Payment Notices. Even after differences on the confirmation are reconciled, payment notices are still occasionally observed with calculation errors. Your first payment notice should be thoroughly scrutinized and compared with our system calculated amounts to be sure. Chatham will troubleshoot the payment amount with your bank on your behalf, sharing and comparing our calculation to identify the exact reason for an errant amount. Residual errors can be found in rates, dates and resets. We have seen some banks agree to conventions that their systems can not actually support, such as rounding conventions (i.e., rounding the rate 1/32nd of 1%). We have also seen banks not follow standard ISDA reset conventions, not specifying or remaining “silent” on the resets, then following calculations instead of payment conventions, contrary to ISDA definitions. Although we do not generally see problems linger on the same trade over multiple periods, it is still wise to quickly compare subsequent payment notices to our calculated values for peace of mind.

Valuations. So your trade confirmation has been corrected and payment notices now routinely arrive with correct payment amounts. All that’s left to do is sit back and relax and hey…what the?…why is my valuation on Chatham’s website different than my bank’s? Chatham provides independent valuations on your derivative instruments, and it is not uncommon for our values to differ from your bank’s values. One reason may be the time stamp. Chatham values your trades at 4PM EST daily, and different banks use different times for end of day valuations. Another difference can be where trade values are actually reported, which can be at bid, mid or ask pricing. Your counterparty may also discount the structure using a different index or tweak its forward curve construction (adjusting for the introduction of cash rates, futures and swap rates, for example), both of which will have an impact on your derivatives valuations. Most differences are considered minor, but a large difference in value should be investigated promptly. If you are in a trading relationship where you post collateral based on changes in derivative valuations, and the latest valuation is off considerably, you will want to follow procedures for posting the undisputed amount (the portion for which you have no good faith dispute) while you reconcile the balance. As with confirmations and payment notices, Chatham can help you troubleshoot your derivative valuations with your bank as well.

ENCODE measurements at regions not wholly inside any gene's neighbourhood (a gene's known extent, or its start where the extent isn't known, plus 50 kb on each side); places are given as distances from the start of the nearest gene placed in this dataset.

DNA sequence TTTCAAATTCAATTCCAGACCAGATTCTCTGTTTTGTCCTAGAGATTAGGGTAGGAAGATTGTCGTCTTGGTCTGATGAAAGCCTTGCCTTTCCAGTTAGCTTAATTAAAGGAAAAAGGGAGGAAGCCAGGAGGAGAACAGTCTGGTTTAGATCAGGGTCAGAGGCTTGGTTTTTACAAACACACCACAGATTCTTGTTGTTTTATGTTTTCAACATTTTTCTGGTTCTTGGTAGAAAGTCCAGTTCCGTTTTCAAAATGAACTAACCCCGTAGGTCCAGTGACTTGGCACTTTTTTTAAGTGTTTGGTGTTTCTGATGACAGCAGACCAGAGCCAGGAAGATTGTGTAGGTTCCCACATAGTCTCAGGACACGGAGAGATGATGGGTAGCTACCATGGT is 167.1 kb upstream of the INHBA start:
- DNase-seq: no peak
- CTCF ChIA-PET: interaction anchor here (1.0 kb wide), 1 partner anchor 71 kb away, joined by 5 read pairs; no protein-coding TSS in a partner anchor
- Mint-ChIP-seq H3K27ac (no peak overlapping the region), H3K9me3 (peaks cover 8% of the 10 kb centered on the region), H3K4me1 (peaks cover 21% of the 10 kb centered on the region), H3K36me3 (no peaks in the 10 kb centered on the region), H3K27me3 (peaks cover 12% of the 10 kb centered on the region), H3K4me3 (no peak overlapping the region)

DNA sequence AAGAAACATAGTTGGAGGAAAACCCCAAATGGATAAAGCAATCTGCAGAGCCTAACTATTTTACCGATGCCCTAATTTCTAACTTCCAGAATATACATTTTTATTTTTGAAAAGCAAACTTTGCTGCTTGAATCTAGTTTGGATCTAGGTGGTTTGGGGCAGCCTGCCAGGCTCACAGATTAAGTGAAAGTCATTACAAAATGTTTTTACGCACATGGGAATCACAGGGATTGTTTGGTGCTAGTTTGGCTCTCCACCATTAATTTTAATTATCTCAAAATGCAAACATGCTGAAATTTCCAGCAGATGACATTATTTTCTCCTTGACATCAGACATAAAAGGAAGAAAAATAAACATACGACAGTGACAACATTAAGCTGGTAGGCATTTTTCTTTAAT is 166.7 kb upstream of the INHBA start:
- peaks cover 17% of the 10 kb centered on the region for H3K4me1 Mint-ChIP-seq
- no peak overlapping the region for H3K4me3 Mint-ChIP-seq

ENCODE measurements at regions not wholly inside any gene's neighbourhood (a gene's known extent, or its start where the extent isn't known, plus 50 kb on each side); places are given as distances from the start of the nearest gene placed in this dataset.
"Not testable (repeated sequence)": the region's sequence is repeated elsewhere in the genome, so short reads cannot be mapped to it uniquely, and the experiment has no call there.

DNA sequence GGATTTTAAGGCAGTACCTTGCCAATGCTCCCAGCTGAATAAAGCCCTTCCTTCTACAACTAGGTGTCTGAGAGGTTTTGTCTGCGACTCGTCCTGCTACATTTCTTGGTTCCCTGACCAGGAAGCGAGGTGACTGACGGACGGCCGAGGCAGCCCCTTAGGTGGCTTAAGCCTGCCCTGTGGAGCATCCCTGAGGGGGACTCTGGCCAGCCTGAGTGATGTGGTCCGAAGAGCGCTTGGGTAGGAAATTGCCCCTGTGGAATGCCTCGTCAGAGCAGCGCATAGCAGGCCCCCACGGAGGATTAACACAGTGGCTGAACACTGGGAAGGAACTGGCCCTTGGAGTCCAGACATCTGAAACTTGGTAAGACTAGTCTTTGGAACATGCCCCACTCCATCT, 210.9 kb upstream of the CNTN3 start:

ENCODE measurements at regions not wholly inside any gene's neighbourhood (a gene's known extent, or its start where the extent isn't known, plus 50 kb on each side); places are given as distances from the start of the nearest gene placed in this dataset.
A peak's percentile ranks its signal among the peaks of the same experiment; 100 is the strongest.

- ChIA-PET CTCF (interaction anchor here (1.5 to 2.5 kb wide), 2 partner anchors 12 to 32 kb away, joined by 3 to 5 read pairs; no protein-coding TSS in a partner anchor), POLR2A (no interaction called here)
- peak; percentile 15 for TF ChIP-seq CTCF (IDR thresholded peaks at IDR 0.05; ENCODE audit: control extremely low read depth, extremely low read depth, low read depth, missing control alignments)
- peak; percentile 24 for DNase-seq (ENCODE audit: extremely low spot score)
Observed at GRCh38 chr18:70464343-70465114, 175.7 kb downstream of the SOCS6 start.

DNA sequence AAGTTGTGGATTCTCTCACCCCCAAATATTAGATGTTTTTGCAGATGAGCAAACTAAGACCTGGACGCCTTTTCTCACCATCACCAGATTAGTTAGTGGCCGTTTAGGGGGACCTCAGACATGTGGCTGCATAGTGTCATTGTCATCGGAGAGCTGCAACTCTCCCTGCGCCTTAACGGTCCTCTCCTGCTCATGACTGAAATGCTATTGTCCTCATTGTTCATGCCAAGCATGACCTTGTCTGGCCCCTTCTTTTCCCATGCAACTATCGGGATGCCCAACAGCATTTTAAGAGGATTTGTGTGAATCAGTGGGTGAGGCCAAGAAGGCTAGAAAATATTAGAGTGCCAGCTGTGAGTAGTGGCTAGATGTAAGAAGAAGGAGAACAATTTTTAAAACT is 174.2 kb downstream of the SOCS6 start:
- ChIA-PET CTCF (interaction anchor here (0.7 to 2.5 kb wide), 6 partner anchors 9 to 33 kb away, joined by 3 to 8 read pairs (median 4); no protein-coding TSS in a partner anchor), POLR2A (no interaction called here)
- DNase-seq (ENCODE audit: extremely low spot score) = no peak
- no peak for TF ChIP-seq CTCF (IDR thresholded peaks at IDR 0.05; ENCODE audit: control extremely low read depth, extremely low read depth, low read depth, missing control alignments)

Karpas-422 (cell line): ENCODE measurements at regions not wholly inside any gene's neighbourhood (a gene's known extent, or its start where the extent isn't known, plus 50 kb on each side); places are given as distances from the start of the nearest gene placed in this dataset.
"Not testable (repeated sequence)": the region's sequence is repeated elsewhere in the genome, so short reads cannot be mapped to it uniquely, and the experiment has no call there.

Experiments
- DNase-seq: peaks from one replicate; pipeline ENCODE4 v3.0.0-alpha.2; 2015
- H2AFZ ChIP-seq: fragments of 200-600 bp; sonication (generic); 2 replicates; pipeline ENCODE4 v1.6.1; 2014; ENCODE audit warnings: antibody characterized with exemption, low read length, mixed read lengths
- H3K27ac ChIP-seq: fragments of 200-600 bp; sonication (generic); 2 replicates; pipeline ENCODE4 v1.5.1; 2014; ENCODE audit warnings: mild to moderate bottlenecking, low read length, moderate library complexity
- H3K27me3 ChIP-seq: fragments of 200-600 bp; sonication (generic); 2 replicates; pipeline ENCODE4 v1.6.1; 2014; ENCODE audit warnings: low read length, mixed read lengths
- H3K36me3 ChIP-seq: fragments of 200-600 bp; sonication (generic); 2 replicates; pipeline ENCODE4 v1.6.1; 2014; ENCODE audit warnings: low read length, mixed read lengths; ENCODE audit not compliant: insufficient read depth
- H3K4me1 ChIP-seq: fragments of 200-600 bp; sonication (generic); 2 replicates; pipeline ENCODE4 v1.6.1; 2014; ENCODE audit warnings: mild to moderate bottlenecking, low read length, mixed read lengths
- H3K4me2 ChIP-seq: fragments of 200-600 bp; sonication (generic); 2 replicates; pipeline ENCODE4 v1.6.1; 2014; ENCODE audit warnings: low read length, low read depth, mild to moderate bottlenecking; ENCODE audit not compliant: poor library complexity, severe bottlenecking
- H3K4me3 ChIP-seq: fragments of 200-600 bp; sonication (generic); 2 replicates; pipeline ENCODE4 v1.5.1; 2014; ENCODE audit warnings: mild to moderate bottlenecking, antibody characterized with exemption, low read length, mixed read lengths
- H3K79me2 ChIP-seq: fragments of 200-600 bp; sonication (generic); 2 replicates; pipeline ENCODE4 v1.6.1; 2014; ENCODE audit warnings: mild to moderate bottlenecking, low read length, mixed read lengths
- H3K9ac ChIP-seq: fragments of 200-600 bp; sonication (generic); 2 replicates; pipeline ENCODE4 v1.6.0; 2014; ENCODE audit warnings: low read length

At Chatham we tend to have an obsession with accuracy because the details really, really matter in tangible ways. This is why every transaction goes through our input check, confirmation check, and double check process, and all discrepancies are immediately investigated. Most of the time, our obsession with accuracy goes unnoticed. Occasionally, banks input details incorrectly or we have a big event like a Lehman bankruptcy and then our clients are glad that we were obsessive about checking and insisting that documents were signed and completed. We don’t claim to be error free (we try!) but in a vast majority of discrepancies, Chatham’s robust process will identify and reconcile errors that others miss, and leave you with accurate and timely payment amounts and valuations.

If you have questions on your derivative confirmations, payment notices or valuations, give us a call! Chatham can help you see deeper into the derivatives space than ever before and you won’t need telescope time or a National Science Foundation grant to do it!

Tags: